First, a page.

Remnick also talked a lot about the gerontocracy of the dying Soviet Union, which he witnessed up close as a reporter, without drawing the obvious inferences from the fact that those leaders much more sick than old (Brezhnev, the king of stagnation, was broken in health when he died in office at 75; Andropov was just 70; Chernenko left office at 72 and died the following year, while 54-year-old Mikhail Gorbachev began overseeing the country's dissolution brought on by their mistakes; Boris Yeltsin was 60 and already suffering from heart disease and alcoholism when he became president of Russia). Why not mention West Germany's Konrad Adenauer, proudly known as "der Alte" (the old one), who spearheaded his country's Wirtschaftswunder (economic miracle) and the invention of the European Union, and stayed on as Chancellor until he was 86, sufficiently on his toes to continue as party leader, watching over his successors, for another four years after that?

Just stop it, OK? 

Josh Marshall blames it on Trump terror—the fear that he might win makes people crazy

This is the moment we live in in the history of the American republic, a man who talks like a character out of a dystopian novel about the end of America is the choice of about half of Americans to be the next President.


The prospect is so horrible and terrifying that virtually everyone looks for someone else to lash out at or blame. It’s Joe Biden’s age; it’s Democrats’ ineffectiveness; it’s this or that other thing.

and maybe it is that, but it keeps looking to me like an effort to make Democrats lose, by saddling us with an unneeded candidate, Gavin Newsom or Gretchen Whitmer, or maybe replace Vice President Harris with some candidate more appealing to the Times op-ed page, thus breaking up the 2020 coalition. Not that that's going to happen (Newsom in particular has made it clear), but it keeps making the party's situation look more and more discouraging, and it's starting to drive the polls into self-fulfilling prophecy mode.

Cross-posted at The Rectification of Names.

Tuesday, September 26, 2023

Menendez Talking Points, Plan B

When Senator Menendez was indicted last week, the wingnuts were ready with their talking points: Those awful hypocrites in the Democrat party, amirite? Except for...y'know...Eric Holder. And Andy Kim. And Gov. Phil Murphy. And assorted NJ legislators and county party chairs. All on the day the news broke.

True, Democratic Senators were slower to get on the bus, and Schumer came out with a particularly tone deaf statement that seemed to foreclose any real movement. Fetterman was the first to call for Menendez to resign, but for a day or so he was the only one. So where it mattered, too few Democrats were on board--and they were criticized for it by other Democrats.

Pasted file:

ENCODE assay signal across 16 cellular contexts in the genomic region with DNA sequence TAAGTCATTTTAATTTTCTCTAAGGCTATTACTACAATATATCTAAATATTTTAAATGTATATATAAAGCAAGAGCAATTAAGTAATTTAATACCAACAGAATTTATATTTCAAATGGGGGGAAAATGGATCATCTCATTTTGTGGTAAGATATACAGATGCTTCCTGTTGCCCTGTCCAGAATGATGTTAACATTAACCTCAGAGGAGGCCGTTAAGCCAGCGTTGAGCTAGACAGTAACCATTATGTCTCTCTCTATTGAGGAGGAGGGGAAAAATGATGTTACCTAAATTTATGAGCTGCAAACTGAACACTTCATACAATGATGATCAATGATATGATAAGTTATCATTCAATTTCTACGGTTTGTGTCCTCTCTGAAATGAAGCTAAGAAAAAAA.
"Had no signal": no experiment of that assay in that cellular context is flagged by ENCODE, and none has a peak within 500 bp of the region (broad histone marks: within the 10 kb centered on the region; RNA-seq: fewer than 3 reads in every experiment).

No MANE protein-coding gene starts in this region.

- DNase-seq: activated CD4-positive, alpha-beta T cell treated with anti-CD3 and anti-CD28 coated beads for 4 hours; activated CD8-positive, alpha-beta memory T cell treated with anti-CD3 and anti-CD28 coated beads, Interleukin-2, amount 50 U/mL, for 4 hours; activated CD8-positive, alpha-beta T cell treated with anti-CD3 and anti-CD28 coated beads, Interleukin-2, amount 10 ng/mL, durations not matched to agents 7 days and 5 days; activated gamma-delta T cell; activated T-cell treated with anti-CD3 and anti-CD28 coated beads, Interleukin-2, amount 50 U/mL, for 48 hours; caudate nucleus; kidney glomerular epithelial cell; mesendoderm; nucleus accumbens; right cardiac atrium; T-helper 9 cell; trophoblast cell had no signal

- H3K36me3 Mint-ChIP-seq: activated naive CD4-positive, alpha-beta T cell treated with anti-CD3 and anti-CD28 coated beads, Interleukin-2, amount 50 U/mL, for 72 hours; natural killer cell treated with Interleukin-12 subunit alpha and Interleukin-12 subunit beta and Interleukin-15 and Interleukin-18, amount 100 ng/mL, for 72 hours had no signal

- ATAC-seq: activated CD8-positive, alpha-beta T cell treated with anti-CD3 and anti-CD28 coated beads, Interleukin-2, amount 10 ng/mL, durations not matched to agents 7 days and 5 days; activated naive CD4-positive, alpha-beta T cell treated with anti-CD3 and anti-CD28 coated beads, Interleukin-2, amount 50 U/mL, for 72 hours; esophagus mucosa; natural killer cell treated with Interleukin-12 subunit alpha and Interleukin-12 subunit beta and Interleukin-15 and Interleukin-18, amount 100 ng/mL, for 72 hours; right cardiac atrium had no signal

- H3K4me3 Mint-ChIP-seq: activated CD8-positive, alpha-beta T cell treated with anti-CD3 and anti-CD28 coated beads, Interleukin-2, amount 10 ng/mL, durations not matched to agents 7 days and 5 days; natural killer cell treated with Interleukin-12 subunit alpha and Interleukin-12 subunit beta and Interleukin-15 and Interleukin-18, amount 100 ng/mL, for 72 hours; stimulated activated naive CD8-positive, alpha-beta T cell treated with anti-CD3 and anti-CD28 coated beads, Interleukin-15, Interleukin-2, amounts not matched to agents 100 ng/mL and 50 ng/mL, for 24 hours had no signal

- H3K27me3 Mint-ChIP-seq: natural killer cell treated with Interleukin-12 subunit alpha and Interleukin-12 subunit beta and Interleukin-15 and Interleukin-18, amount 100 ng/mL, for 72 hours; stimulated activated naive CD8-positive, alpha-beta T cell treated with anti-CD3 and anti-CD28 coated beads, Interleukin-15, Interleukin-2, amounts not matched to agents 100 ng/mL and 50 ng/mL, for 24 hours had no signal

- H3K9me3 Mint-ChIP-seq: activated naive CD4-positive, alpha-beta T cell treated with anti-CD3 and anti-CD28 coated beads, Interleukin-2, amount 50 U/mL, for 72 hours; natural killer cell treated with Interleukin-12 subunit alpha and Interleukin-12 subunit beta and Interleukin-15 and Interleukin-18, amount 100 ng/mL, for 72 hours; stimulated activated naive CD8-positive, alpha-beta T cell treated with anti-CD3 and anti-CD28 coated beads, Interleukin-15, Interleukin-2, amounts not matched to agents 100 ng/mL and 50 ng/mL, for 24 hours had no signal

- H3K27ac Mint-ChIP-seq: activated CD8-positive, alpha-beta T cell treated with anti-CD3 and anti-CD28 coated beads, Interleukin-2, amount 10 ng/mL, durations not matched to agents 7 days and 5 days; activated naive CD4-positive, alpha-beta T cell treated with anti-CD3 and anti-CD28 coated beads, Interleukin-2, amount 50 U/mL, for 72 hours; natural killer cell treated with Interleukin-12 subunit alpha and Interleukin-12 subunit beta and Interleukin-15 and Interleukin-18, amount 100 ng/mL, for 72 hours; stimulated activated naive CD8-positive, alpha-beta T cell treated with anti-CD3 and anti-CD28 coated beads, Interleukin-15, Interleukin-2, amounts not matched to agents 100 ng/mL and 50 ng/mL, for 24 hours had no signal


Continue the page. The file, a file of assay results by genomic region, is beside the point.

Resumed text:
In related news, the two parties are not the same.

As of today the Senate landscape is very different:
Here are all 17 senators who've publicly called on Menendez to resign:

Democratic Sen. John Fetterman of Pennsylvania Democratic Sen. Peter Welch of Vermont Democratic Sen. Sherrod Brown of Ohio Democratic Sen. Tammy Baldwin of Wisconsin Democratic Sen. Jon Tester of Montana Democratic Sen. Bob Casey of Pennsylvania Democratic Sen. Jacky Rosen of Nevada Democratic Sen. Elizabeth Warren of Massachusetts Democratic Sen. Martin Heinrich of New Mexico Democratic Sen. Cory Booker of New Jersey Democratic Sen. Mark Kelly of Arizona Democratic Sen. Michael Bennet of Colorado Democratic Sen. Amy Klobuchar of Minnesota Democratic Sen. Kirsten Gillibrand of New York Democratic Sen. Mazio Hirono of Hawaii Democratic Sen. Ed Markey of Massachusetts Democratic Sen. Maggie Hassan of New Hampshire
So much for that right-wing talking point.

Today we saw Tom Cotton trying out some replacement talking points: If you had "Democrats are railroading Menendez" on your right-wing bingo card, congratulations! I didn't. But maybe I should have; turning it against the DOJ (and for Trump) seems obvious in retrospect.

Anyway, what we have here is a classic heads-I-win, tails-you-lose ploy from the right. There is, as always, literally nothing Democrats can do in any situation that they won't find a way to attack.

Senator Menendez is corrupt as fuck. Resigning would be the right thing. Calling for his resignation is the right thing. Running against him in the primary is the right thing. And these things may also be good optics, for those who aren't committed right-wingers.

But last I checked Kurt Schlichter's tweet was still up, with no update, and a lot of blue-check types were still liking or RTing it. That's the GOP for you.